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The World Summit on Sustainable Development held in Johannesburg formally endorsed “partnerships” as a model for action. Likewise, USAID emphasized partnerships between governments, NGOs and private sector entities as a key strategy in developing a continuing focus on sustainable development. As a result of this global movement towards partnerships, the West Africa Water Initiative (WAWI) was launched.Core partners in the Initiative representing a spectrum of international institutions include: the Hilton Foundation; World Vision International; USAID; UNICEF; the World Chlorine Council; the Cornell International Institute for Food, Agriculture and Development; WaterAid; Winrock International; the Desert Research Institute; the International Trachoma Initiative; the United Nations Foundation; and Lions Clubs International Foundation.In its first five-year phase, the Initiative will invest over $40 million in small scale, potable water supply, sanitation, hygiene and integrated water resources management activities in Ghana, Mali and Niger.A WAWI Partners Meeting was held on December 30, 2002, for team building, establishing working relationships, and organizing the partners around strategic and focused goals. USAID and EHP staff attended the meeting. EHP will play a leading/coordinating role in establishing and developing a core set of six to eight indicators to be used in the WAWI monitoring and evaluation system to monitor WAWI goals. 
LAC REGIONAL WORKSHOP ON COMMUNITY IMCIThe Child Survival Collaboration and Resources Group (CORE), Basic Support for Institutionalizing Child Survival (BASICS) and the Environmental Health Project (EHP) are collaborating on a regional workshop on Community Integrated Management of Childhood Illness (C-IMCI) in the Latin America Caribbean (LAC) region.The purpose of the workshop is to provide a forum for discussion and coordination among PVOs and USAID Missions working in LAC for scaling up/accelerating C-IMCI in the region. The workshop will additionally present an opportunity to identify issues and challenges in scaling up C-IMCI programs as well as build PVO capacity in integrating perinatal and neonatal care and environmental health into C-IMCI.The workshop will be held in Managua, Nicaragua, February 11—13, 2003.For information, please contact Lisa Nichols at [email protected]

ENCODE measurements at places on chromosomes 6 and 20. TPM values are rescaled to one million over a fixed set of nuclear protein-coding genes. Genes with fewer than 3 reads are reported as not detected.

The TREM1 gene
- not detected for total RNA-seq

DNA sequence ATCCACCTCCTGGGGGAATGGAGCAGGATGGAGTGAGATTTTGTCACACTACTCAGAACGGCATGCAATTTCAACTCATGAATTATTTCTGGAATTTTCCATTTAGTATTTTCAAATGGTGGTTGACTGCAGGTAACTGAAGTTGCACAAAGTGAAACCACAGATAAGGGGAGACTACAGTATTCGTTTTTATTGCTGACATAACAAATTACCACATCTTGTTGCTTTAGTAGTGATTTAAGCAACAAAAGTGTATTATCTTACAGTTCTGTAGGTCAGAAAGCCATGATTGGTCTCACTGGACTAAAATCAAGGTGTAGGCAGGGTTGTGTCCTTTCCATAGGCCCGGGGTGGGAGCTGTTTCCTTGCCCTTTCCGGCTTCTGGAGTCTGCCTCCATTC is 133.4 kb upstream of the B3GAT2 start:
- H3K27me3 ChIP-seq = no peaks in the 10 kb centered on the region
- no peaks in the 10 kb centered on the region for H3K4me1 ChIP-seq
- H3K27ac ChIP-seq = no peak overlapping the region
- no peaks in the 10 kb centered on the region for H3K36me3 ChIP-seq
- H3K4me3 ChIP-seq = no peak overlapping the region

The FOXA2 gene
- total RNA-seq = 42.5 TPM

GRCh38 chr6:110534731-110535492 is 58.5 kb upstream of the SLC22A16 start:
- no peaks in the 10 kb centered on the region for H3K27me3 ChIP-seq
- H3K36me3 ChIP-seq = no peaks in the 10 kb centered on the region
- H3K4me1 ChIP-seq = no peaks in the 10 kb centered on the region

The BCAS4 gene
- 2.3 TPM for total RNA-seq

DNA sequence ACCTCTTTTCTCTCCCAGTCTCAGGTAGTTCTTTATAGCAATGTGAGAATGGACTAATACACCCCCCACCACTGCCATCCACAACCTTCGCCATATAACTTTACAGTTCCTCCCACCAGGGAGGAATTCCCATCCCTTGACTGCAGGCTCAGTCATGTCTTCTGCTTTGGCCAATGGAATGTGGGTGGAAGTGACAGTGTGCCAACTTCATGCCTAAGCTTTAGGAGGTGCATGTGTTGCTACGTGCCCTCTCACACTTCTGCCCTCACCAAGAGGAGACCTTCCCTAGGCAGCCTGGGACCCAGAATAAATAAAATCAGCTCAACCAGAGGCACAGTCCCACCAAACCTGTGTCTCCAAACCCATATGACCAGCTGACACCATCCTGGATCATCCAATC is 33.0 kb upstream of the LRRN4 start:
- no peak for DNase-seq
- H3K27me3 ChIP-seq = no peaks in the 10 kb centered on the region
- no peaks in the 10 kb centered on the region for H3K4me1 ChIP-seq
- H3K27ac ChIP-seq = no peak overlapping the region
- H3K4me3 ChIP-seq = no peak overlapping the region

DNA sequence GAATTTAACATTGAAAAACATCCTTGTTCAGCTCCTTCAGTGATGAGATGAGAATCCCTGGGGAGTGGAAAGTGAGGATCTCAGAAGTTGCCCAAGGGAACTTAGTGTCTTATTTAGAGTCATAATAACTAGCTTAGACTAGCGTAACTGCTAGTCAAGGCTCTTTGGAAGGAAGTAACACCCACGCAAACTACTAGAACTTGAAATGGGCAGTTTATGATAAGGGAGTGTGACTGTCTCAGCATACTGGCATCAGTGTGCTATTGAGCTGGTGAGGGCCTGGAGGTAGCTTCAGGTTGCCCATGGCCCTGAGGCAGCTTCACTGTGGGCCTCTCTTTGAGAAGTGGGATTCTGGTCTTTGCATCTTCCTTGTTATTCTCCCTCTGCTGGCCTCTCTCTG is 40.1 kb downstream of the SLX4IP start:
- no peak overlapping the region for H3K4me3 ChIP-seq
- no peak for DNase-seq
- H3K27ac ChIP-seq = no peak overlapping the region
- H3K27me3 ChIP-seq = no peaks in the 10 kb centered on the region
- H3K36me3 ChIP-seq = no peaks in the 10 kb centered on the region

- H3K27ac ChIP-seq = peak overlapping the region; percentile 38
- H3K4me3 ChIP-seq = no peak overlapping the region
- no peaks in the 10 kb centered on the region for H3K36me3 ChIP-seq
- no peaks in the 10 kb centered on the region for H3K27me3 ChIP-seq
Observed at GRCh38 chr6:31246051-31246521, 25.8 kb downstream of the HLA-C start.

REDUCING URBAN MALARIA TRANSMISSION IN UGANDAMalaria is a critical health problem in Uganda and has a dramatic impact on the health status of Uganda’s rural population. Recent data indicate that malaria is also a problem in urban areas.EHP has initiated an activity in two cities, Kampala and Jinja, aimed at reducing urban malaria transmission. In the first year, the activity will identify mosquito breeding sites in areas at high risk for malaria, develop baseline data on breeding sites and malaria infection rates, and work with local stakeholders to develop an action plan for eliminating or controlling the breeding sites. The action plan will then be implemented during the second year, with regular monitoring to evaluate its impact on reducing local mosquito populations, biting rates and malaria transmission. The activity is co-funded by USAID’s Bureau for Global Health, Office of Health, Infectious Disease and Nutrition (USAID/GH/HIDN) and Bureau for Economic Growth, Agriculture and Trade, Office of Urban Programs (EGAT/ENV/UP), with cooperation and supervision from USAID/Kampala.For more information about the activity, please contact Matt Lynch at [email protected] or Gene Brantly at [email protected]
LESSONS LEARNED FROM COMMUNITY MANAGEMENT OF ENVIRONMENTAL HEALTH IN BENINCommunity Management of Environmental Health also known as GESCOME (Gestion Communautaire de la Sante Environnementale), a multi-year activity implemented by EHP in Benin, has been completed. Since September 1999, EHP has been working with USAID/Benin to optimize decentralized decision making related to diarrheal disease prevention in selected medium–sized towns.The activity, which engaged citizens and government in local communities, resulted in the provision, under well-structured management, of much wanted and needed public latrines. Additionally, participatory community health communication (PCHC)——an innovative approach to cooperative learning by community and public health personnel——ensured proper use of latrines, resulting in reduced open air defecation. PCHC also led to improved hygiene behaviors such as handwashing after latrine use, covering food, covering water jars and increased general cleanliness of the environment. There was also a change in the understanding of causes of diarrhea and an increase in participatory decision making and solution finding related to health problems.The GESCOME approach stresses the importance of decision making at the local level and coalition building between local government, civil society and communities to stimulate community changes in health understanding and health practices.A report documenting lessons learned from the GESCOME experience is now available from EHP (see “New EHP Publications” below).